We can open install-nethunter-termux with any editor, and we’ll search for cmdline=“proot. We need to change the command to include two more lines, one to mount the internal SD card and another one to mount the external SD card.

cmdline="proot \\
        --link2symlink \\
        -0 \\
        -r $CHROOT \\
        -b /dev \\
        -b /sdcard \\
        -b /proc \\
        -b $CHROOT\$home:/dev/shm \\
        -b /data/data/com.termux/files/home/storage/external-1:/mnt/external_sd \\
        -w \$home \\
           /usr/bin/env -i \\
           HOME=\$home \\
           PATH=/usr/local/sbin:/usr/local/bin:/bin:/usr/bin:/sbin:/usr/sbin \\
           TERM=\$TERM \\
           LANG=C.UTF-8 \\
           \$start"

The lines that we should add are -b /sdcard \ and -b /data/data/com.termux/files/home/storage/external-1:/mnt/external_sd \.

-b /sdcard” means that we’ll mount the /sdcard directory in the context of Termux to the /sdcard directory in the context of Kali.

-b /data/data/com.termux/files/home/storage/external-1:/mnt/external_sd \” includes two paths separated by a “:”. The first path represents the path in the context of Termux, and the path after the “:” is the location where we want to mount the path in the context of Kali. In this case, this path will be available at /mnt/external_sd.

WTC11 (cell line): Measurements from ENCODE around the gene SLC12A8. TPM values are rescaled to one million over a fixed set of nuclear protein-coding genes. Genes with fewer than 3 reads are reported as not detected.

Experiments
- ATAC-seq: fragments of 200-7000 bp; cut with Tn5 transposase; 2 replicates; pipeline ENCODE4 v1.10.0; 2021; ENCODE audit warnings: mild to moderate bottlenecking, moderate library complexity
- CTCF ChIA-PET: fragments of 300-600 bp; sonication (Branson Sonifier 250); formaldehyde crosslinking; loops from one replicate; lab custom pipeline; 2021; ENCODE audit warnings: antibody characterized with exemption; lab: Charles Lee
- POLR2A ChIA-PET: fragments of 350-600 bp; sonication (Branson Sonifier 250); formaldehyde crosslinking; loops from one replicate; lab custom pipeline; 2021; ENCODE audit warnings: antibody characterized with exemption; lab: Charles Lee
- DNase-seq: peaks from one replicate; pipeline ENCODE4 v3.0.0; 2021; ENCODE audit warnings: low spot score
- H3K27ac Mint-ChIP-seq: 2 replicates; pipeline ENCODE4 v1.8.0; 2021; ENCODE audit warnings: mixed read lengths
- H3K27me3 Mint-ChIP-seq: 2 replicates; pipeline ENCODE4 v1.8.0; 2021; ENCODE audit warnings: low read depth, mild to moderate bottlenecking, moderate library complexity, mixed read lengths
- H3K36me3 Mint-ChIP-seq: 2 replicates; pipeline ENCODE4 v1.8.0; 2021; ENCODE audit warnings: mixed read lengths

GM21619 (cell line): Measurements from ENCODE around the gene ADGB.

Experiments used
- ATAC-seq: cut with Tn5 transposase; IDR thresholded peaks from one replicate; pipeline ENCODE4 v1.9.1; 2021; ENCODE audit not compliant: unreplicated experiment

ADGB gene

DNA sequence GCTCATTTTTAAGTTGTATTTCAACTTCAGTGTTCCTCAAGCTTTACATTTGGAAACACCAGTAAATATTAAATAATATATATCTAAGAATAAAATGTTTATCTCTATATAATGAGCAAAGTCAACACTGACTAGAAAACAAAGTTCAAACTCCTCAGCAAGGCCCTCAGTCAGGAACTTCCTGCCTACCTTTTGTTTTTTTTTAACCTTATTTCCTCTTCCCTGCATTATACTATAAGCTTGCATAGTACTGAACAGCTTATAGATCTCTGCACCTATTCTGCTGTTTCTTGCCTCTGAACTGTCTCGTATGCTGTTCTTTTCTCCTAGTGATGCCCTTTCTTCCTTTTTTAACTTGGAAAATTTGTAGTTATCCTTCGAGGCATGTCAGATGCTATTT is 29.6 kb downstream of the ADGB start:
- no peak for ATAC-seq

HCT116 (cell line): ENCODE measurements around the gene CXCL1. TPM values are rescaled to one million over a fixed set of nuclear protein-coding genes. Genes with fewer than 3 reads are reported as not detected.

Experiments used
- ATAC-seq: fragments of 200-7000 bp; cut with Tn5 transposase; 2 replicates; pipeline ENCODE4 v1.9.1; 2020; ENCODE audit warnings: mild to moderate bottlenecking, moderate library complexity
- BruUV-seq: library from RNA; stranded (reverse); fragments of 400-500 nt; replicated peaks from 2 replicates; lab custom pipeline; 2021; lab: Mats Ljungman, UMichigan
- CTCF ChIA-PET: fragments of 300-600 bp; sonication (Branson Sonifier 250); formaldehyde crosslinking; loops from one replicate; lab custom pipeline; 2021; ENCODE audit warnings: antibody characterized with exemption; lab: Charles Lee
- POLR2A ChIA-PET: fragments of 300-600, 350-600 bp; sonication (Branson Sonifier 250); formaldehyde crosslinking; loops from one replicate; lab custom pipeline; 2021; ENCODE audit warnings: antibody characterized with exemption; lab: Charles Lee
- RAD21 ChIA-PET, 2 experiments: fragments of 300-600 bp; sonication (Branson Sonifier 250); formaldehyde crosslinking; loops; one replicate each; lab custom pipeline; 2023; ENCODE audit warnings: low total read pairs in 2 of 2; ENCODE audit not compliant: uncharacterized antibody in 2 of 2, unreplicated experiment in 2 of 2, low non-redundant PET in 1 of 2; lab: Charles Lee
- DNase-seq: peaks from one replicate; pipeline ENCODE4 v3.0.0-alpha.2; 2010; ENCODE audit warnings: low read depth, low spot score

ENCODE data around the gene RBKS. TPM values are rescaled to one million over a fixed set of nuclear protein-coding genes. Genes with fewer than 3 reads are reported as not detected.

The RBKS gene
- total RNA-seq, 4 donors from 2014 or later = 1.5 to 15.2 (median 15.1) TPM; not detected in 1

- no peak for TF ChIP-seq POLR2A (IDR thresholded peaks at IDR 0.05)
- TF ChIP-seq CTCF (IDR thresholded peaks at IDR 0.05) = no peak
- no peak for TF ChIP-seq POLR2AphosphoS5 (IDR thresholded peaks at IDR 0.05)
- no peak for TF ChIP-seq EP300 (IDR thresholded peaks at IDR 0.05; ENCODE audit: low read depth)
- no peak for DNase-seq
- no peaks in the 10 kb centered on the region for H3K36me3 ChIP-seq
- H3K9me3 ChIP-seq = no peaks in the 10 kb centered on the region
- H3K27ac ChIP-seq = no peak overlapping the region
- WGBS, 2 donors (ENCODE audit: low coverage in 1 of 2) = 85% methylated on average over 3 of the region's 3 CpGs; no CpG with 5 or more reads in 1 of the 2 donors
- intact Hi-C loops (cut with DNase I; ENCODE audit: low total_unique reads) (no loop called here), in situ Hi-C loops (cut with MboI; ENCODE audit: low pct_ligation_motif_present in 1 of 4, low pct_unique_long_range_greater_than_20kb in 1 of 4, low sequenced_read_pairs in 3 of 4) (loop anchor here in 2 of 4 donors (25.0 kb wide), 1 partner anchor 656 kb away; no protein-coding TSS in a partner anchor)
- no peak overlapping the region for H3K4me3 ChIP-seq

After modifying the file, we can save it and proceed to run ./install-nethunter-termux.

The installer will prompt for the same options as in the installation. In my case, I selected the full version.

After that, it will indicate that the rootfs directory exists, and ask us if we want to delete it, we need to answer N.

Don't delete rootfs
Don’t delete rootfs

The next step will ask us if we want to delete the current image and download a new one, we’ll answer N again.

Don't Download a New Image
Don’t Download a New Image

Finally, it will prompt us to delete the rootfs file. We’ll also answer N.

Don't Delete rootfs
Don’t Delete rootfs

Upon finishing, we’ll get a screen telling us the commands that we can use to start NetHunter.

The Configuration is Ready
The Configuration is Ready

Now we can proceed to test if we have access to both SD cards. First, let’s write a file on the internal and external storage from Termux.

❯ echo "hello internal storage" > /sdcard/internal.txt
❯ echo "hello external storage" > ~/storage/external-1/external.txt

Now that we have written files on both storage locations, let’s check if we have access to them from NetHunter. First, from the Termux terminal, we can enter NetHunter with the nethunter command. Then, we’ll use cat to read the files we previously wrote.

❯ nethunter
┌──(kali㉿localhost)-[~]
└─$ cat /sdcard//internal.txt
hello internal storage

┌──(kali㉿localhost)-[~]
└─$ cat /mnt/external_sd/external.txt
hello external storage

Excellent! It worked!

In this post, we have analyzed how we can mount both the internal and external SD cards of an Android device to NetHunter by using Termux.